It may come as no surprise to you but the Corolla isn’t going to rock your world, at least, not in the way you’d like it to. Carrying the economical torch it has had since the early ‘90s, it’s now become far removed from the days when it actually provoked thoughts of RWD and mild performance (yes, we’re thinking of you, AE86). And yet, here it stands proud. This tiny sedan has the promise to over-deliver to the budget minded by coming with a wide range of fancy options for its various trim levels. Of course, we recommend the S model as it’s the only one that comes with the coveted 6-speed manual transmission (all CVT fans, please move on), which makes the S a more worthwhile buy if you have some yearning for performance.
On looks alone, you could easily mistake this for a Scion tC with two extra doors; the redesigned front end shows more aggressive lines that most Toyota products share today. You’ll either love it or hate it. Inside, they’ve done an impressive job of amping up the comfort and overall features; the seats hug your body nicely, your view to the outside world is wide open, the steering is solid and the audio has more high tech features than my iPhone 4 can even take advantage of. But no matter how great these niceties are, the Corolla is slow. You will do many things regardless. You will save gas. You will be able to dogpile a small army of friends with great ease. You can connect to Facebook while doing both of those things. You will never win a drag race unless it is against another Corolla. But if you’re a Corolla owner, what I’ve just said won’t even faze you. You appreciate the car for what it is and nothing more. You must, however, get the manual gearbox. You’ll enjoy the quaint 132hp that much more. Can’t drive stick? Use this car as your opportunity to learn. It will take the abuse and keep going.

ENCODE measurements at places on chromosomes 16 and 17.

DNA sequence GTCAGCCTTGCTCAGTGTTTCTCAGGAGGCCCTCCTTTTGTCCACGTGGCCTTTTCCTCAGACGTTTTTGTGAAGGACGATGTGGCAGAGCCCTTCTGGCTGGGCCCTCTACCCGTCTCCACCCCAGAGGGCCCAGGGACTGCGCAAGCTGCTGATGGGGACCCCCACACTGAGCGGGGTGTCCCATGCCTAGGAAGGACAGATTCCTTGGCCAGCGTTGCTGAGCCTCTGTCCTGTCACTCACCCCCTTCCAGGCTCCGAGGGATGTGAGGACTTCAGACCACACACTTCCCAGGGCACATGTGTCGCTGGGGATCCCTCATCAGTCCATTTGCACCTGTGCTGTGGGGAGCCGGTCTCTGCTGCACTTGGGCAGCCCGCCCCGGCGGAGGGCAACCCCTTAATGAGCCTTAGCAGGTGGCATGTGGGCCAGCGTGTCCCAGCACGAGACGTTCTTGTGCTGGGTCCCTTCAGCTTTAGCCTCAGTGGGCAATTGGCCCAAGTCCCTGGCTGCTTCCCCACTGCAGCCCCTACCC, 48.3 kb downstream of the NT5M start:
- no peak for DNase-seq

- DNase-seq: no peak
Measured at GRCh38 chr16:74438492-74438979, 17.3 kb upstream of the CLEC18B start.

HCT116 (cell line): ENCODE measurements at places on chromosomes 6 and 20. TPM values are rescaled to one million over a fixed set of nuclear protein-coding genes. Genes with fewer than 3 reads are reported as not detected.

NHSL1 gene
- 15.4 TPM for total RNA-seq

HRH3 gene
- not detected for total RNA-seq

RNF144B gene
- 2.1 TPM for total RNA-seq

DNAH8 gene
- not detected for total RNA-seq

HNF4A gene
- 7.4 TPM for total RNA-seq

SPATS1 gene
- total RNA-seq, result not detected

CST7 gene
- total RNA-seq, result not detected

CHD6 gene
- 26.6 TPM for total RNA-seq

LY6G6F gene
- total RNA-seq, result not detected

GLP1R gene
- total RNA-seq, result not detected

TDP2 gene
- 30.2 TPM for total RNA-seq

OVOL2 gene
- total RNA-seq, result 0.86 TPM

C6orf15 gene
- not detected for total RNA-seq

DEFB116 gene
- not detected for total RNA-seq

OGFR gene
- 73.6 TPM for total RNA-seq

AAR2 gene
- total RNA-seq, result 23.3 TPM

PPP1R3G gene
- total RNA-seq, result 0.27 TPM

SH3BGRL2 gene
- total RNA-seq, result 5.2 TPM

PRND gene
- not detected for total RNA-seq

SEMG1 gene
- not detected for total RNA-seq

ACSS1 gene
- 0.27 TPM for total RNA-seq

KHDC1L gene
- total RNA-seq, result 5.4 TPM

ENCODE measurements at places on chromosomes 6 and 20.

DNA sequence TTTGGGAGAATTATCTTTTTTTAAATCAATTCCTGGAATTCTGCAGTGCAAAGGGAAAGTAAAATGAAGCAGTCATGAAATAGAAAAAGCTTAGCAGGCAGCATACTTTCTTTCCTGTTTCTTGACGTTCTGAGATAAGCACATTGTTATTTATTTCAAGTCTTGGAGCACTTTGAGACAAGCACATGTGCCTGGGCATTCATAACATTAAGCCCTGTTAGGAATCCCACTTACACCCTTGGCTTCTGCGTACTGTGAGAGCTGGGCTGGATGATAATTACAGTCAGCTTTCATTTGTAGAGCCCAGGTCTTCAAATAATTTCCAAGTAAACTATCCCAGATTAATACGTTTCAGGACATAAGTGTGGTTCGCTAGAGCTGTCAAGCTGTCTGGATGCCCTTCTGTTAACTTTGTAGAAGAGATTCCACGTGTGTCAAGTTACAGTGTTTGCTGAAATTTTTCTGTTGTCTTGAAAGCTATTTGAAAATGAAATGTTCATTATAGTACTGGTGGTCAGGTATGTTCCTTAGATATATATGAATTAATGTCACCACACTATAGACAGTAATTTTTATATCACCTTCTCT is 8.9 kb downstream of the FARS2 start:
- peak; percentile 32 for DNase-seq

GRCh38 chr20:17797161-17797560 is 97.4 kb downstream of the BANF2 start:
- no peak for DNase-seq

There will be the select few who might opt to modify one of these. Toyota even offers a few accessories at the dealership. It’d be fun to drive some of your friends mad by getting this as low to the ground as possible and with a cheap set of aftermarket wheels, just to say you’re willing to break the norm (and because it’s fun to see your friends squirm). But don’t try to make it fast. Enjoy its economic value. The Corolla may never return to its former ‘80s glory days, but all is not totally lost. You can always trade up for an FR-S down the road…
The Sticker Starting from $19,000
Engine 1.8L DOHC with Dual Variable Valve Timing (VVT-i)
The Power 132hp at 6,000rpm; 128lb-ft at 4,400rpm
Scale Tipping 2,845lbs (6MT), 2,865lbs (CVTi-S)
Layout Front-engine, front-wheel-drive
Transmission 4-speed automatic CVTi-S or 6-speed manual
Footwork & Chassis Front Independent MacPherson strut/rear Torsion Beam
Wheels & Tires 16x6.5" (optional 17x7")
At the Pump 28/37/31 (6MT); 27/36/31 (4ECT); 29/38/32 (CVTi-S)
Deep Thoughts You know damn well why you’re buying a Corolla: value. And in the end, it’s a much better car than its previous generation. If performance is on your mind, you might want to rethink your plan.